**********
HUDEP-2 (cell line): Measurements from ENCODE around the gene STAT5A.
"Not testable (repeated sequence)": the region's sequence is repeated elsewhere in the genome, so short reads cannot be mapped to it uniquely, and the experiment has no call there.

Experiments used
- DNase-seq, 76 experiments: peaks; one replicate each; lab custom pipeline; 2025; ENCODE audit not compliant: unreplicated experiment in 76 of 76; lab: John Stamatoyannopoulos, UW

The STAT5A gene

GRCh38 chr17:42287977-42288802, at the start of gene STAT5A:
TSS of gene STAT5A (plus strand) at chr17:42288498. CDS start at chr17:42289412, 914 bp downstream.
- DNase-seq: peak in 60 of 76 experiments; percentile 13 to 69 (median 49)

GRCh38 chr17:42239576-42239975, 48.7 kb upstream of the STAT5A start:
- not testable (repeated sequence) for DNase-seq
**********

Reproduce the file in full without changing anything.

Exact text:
HUDEP-2 (cell line): Measurements from ENCODE around the gene STAT5A.
"Not testable (repeated sequence)": the region's sequence is repeated elsewhere in the genome, so short reads cannot be mapped to it uniquely, and the experiment has no call there.

Experiments used
- DNase-seq, 76 experiments: peaks; one replicate each; lab custom pipeline; 2025; ENCODE audit not compliant: unreplicated experiment in 76 of 76; lab: John Stamatoyannopoulos, UW

The STAT5A gene

GRCh38 chr17:42287977-42288802, at the start of gene STAT5A:
TSS of gene STAT5A (plus strand) at chr17:42288498. CDS start at chr17:42289412, 914 bp downstream.
- DNase-seq: peak in 60 of 76 experiments; percentile 13 to 69 (median 49)

GRCh38 chr17:42239576-42239975, 48.7 kb upstream of the STAT5A start:
- not testable (repeated sequence) for DNase-seq